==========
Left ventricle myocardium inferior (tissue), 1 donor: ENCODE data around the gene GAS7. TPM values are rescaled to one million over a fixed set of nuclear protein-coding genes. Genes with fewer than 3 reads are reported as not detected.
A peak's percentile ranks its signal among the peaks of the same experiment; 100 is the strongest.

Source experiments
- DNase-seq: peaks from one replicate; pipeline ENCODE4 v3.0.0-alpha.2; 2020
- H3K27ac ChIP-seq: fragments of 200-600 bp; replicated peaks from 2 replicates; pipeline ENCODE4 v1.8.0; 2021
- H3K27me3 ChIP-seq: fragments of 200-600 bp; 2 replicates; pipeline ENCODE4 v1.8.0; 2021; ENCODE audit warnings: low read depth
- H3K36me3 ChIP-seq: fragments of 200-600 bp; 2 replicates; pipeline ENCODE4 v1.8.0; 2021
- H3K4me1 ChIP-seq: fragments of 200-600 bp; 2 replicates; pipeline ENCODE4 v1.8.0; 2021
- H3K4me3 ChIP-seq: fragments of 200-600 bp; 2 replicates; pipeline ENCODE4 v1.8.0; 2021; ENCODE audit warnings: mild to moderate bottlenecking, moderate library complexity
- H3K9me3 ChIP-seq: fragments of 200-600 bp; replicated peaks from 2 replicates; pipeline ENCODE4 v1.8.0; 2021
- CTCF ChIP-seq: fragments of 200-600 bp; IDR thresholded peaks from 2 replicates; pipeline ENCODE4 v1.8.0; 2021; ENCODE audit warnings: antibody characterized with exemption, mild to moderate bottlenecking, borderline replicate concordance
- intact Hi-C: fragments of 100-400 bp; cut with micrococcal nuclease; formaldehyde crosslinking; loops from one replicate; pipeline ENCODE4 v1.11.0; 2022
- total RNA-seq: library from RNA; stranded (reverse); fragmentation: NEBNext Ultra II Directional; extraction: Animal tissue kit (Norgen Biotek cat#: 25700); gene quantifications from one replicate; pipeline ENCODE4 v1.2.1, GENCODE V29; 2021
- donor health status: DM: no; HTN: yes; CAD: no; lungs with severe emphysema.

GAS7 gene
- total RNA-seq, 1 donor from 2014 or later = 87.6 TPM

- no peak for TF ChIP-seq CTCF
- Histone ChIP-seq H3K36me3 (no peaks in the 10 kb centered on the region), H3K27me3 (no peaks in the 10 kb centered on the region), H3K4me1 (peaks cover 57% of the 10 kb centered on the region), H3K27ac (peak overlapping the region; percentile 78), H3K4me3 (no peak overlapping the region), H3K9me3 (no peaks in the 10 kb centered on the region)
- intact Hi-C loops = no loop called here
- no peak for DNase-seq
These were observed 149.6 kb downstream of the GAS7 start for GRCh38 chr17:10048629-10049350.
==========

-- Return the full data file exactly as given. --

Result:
Left ventricle myocardium inferior (tissue), 1 donor: ENCODE data around the gene GAS7. TPM values are rescaled to one million over a fixed set of nuclear protein-coding genes. Genes with fewer than 3 reads are reported as not detected.
A peak's percentile ranks its signal among the peaks of the same experiment; 100 is the strongest.

Source experiments
- DNase-seq: peaks from one replicate; pipeline ENCODE4 v3.0.0-alpha.2; 2020
- H3K27ac ChIP-seq: fragments of 200-600 bp; replicated peaks from 2 replicates; pipeline ENCODE4 v1.8.0; 2021
- H3K27me3 ChIP-seq: fragments of 200-600 bp; 2 replicates; pipeline ENCODE4 v1.8.0; 2021; ENCODE audit warnings: low read depth
- H3K36me3 ChIP-seq: fragments of 200-600 bp; 2 replicates; pipeline ENCODE4 v1.8.0; 2021
- H3K4me1 ChIP-seq: fragments of 200-600 bp; 2 replicates; pipeline ENCODE4 v1.8.0; 2021
- H3K4me3 ChIP-seq: fragments of 200-600 bp; 2 replicates; pipeline ENCODE4 v1.8.0; 2021; ENCODE audit warnings: mild to moderate bottlenecking, moderate library complexity
- H3K9me3 ChIP-seq: fragments of 200-600 bp; replicated peaks from 2 replicates; pipeline ENCODE4 v1.8.0; 2021
- CTCF ChIP-seq: fragments of 200-600 bp; IDR thresholded peaks from 2 replicates; pipeline ENCODE4 v1.8.0; 2021; ENCODE audit warnings: antibody characterized with exemption, mild to moderate bottlenecking, borderline replicate concordance
- intact Hi-C: fragments of 100-400 bp; cut with micrococcal nuclease; formaldehyde crosslinking; loops from one replicate; pipeline ENCODE4 v1.11.0; 2022
- total RNA-seq: library from RNA; stranded (reverse); fragmentation: NEBNext Ultra II Directional; extraction: Animal tissue kit (Norgen Biotek cat#: 25700); gene quantifications from one replicate; pipeline ENCODE4 v1.2.1, GENCODE V29; 2021
- donor health status: DM: no; HTN: yes; CAD: no; lungs with severe emphysema.

GAS7 gene
- total RNA-seq, 1 donor from 2014 or later = 87.6 TPM

- no peak for TF ChIP-seq CTCF
- Histone ChIP-seq H3K36me3 (no peaks in the 10 kb centered on the region), H3K27me3 (no peaks in the 10 kb centered on the region), H3K4me1 (peaks cover 57% of the 10 kb centered on the region), H3K27ac (peak overlapping the region; percentile 78), H3K4me3 (no peak overlapping the region), H3K9me3 (no peaks in the 10 kb centered on the region)
- intact Hi-C loops = no loop called here
- no peak for DNase-seq
These were observed 149.6 kb downstream of the GAS7 start for GRCh38 chr17:10048629-10049350.